I began to document people’s stories and produce art in response to all that was happening around me, and was adamant to retell some of what happened over these years in some form visually. So many, many people are struggling and dying and not getting the help they need due to inadequate funding, overstressed mental health sector, and a general misunderstanding from the world as a whole about what mental illness is all about and the many forms it takes. I made it a promise to myself that I would do whatever I could to lobby government, assist those working the battles to have better outcomes, and grow with my own black dog nipping at my heel. And so here I am.

Patient Property is important. One in 4 people has mental illness in our world. If you don’t, I guarantee you know someone who does. We can not get anywhere hiding these issues under the carpet and we need people to stand up and say that not dealing with these issues has social, political and life affecting consequences.

This is where you come in! I need funds in order to help get this show out there! I plan to exhibit the art that is currently half completed and needs further funding to finish – a mix of all sorts of media works and writing about my own journey and others’. I hope to make this exhibition part of a dynamic workshop with panels, speakers, writers, artists, doctors and work together to advocate for change in society and addressing how our mental health system is working. You may not know how to help someone who is in the throws of mental illness (though, ask me! I have ideas!), but contributing towards this exhibition and playing a part in making art meet social change is definitely one way that I would love! Come on board and see what we can do together. Let’s help that one in four “Insider” around you!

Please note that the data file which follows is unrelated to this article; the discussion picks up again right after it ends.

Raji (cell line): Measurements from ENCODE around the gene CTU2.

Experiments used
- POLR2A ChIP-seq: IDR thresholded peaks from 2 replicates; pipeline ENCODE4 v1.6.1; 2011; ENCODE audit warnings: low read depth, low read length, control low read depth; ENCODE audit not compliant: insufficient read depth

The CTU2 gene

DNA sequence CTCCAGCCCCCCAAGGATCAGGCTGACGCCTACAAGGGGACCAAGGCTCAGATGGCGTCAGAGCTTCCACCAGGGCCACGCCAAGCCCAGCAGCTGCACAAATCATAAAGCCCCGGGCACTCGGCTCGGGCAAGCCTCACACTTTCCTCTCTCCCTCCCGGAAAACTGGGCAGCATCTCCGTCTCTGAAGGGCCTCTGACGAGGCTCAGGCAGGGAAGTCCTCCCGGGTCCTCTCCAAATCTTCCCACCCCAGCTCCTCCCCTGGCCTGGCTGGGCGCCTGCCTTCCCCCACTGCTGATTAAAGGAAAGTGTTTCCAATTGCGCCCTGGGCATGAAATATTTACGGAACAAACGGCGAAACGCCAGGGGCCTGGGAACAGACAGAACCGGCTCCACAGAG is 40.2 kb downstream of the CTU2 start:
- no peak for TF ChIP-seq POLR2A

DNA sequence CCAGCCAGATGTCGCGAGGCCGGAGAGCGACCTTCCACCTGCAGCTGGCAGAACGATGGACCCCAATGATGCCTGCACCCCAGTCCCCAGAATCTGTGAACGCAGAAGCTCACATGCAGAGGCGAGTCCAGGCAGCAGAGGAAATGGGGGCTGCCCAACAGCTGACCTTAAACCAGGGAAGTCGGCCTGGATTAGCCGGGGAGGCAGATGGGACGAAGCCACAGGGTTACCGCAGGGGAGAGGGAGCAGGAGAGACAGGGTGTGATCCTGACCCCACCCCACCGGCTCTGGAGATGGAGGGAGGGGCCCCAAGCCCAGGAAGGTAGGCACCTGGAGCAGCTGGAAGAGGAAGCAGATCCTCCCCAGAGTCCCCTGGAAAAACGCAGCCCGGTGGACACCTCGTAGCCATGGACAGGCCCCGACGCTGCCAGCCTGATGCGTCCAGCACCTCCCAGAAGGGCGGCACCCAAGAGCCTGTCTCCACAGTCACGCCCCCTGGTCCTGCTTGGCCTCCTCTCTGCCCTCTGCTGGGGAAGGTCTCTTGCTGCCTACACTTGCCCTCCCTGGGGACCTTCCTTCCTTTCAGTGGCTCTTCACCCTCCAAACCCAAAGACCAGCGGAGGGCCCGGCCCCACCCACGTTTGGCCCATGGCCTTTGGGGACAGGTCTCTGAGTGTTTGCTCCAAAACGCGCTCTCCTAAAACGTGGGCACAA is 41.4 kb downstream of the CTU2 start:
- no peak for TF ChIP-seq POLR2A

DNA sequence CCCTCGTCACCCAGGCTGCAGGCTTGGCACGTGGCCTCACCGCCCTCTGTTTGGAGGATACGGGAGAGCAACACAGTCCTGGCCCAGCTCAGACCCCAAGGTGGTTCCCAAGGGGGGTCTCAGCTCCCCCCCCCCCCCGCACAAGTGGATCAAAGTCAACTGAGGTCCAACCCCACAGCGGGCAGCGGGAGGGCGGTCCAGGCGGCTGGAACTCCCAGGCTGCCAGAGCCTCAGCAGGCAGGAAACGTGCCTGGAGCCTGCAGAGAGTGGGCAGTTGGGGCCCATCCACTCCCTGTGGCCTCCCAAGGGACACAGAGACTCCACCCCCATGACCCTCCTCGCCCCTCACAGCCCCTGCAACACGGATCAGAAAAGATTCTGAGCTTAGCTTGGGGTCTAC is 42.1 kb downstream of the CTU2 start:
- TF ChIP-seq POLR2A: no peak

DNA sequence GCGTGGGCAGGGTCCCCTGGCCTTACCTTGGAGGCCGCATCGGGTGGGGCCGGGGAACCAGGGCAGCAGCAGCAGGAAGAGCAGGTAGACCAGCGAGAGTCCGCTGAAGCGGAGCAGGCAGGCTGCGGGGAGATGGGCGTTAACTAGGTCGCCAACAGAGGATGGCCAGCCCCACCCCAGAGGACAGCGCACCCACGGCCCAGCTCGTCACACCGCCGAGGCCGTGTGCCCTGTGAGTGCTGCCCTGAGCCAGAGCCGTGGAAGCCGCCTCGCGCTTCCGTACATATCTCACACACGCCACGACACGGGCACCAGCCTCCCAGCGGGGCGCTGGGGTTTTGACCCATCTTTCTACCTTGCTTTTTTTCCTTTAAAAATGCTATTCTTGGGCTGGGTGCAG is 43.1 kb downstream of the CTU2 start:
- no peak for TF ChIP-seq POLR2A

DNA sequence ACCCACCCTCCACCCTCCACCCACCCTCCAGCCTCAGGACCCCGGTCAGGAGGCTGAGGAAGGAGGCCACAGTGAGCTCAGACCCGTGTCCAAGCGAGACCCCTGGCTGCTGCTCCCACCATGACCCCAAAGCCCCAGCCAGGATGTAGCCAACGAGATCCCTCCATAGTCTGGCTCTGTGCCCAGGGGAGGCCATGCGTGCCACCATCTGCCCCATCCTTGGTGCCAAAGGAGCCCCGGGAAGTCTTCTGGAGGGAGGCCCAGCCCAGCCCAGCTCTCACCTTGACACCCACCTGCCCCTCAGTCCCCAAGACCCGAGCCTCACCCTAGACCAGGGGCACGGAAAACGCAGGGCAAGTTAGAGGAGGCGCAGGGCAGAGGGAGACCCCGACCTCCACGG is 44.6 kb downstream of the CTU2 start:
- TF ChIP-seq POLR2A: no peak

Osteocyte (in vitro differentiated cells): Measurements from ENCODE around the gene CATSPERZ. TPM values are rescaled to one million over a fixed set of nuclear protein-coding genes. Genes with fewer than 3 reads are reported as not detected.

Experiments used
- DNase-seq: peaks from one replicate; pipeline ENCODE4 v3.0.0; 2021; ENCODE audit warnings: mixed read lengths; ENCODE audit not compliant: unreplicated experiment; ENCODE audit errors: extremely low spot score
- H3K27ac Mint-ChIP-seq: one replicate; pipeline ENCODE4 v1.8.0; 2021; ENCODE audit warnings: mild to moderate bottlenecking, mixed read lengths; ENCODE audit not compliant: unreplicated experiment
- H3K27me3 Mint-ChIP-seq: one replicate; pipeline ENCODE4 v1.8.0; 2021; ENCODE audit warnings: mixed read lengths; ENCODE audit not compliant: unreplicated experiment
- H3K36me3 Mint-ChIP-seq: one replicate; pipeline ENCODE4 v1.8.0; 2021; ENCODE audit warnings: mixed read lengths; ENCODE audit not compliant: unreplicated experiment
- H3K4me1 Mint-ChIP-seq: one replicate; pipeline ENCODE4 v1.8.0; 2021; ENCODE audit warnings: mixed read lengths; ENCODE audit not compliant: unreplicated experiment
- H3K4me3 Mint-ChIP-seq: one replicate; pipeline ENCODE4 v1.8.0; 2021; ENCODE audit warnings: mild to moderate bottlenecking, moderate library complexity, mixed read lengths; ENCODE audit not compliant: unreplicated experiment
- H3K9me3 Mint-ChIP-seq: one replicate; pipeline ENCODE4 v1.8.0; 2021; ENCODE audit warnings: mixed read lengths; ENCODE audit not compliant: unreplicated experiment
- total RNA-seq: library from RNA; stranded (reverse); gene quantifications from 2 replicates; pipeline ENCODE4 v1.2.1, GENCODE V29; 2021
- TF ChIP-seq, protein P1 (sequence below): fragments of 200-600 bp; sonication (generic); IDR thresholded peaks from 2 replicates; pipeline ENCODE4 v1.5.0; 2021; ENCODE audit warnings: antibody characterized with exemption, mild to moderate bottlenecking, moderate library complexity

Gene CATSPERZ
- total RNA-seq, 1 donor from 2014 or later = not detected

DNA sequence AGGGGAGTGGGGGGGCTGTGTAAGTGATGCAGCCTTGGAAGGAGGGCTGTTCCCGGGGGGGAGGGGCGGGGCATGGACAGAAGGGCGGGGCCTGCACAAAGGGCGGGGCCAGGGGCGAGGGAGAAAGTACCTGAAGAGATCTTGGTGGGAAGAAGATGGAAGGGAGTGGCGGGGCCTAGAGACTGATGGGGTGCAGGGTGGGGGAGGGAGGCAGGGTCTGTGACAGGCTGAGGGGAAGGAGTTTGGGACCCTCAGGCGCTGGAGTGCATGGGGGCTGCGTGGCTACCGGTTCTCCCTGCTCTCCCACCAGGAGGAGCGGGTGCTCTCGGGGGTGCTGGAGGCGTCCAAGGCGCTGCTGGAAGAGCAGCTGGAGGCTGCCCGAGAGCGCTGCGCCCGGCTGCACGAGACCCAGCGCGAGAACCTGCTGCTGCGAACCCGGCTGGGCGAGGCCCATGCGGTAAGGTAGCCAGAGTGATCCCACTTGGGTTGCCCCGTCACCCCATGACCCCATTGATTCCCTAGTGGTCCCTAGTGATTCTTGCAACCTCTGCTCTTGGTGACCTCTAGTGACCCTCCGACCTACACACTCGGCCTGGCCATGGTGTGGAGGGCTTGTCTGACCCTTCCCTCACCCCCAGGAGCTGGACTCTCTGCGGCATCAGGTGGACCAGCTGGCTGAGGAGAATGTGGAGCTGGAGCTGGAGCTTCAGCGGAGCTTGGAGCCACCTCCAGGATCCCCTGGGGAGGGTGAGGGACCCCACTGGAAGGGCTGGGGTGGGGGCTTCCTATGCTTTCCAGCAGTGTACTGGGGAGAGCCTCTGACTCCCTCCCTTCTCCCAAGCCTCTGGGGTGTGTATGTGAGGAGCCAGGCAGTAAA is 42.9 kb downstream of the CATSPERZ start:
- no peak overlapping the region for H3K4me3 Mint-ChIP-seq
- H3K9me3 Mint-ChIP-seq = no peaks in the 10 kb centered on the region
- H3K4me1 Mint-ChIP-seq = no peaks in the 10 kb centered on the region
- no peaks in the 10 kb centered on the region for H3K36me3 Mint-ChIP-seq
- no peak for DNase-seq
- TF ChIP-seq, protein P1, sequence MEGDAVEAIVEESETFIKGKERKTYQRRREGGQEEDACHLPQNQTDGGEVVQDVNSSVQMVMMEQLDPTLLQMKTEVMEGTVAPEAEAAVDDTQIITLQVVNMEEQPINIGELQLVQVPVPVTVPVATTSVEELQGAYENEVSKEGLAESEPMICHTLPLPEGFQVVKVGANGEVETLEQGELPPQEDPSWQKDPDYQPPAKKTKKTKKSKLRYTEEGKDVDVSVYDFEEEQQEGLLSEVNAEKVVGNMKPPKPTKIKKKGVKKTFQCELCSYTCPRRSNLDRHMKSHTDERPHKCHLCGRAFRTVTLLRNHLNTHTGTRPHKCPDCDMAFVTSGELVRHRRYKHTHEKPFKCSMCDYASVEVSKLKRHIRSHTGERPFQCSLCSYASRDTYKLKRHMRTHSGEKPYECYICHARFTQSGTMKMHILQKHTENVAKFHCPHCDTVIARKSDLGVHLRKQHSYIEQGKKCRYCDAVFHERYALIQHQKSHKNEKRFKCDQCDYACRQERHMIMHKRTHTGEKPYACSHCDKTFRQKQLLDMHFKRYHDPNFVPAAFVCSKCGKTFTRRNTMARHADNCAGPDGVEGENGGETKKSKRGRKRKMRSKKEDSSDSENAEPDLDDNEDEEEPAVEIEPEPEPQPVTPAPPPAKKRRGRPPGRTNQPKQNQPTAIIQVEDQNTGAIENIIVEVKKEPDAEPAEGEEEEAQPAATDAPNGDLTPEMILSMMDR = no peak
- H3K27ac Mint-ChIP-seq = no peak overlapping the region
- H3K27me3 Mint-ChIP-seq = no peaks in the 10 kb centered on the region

Please share!!

The Top 10 Things Life Lessons as an Artist

And here we go! We’re just on our journey to get this campaign running and already we’re doing so well! I have been flattered and feel very honored to already have so much support and love from some very kind and generous donors – most of which whom want to be anonymous. Even those who can’t contribute financially have been amazingly supportive and curious about the art and the ideas.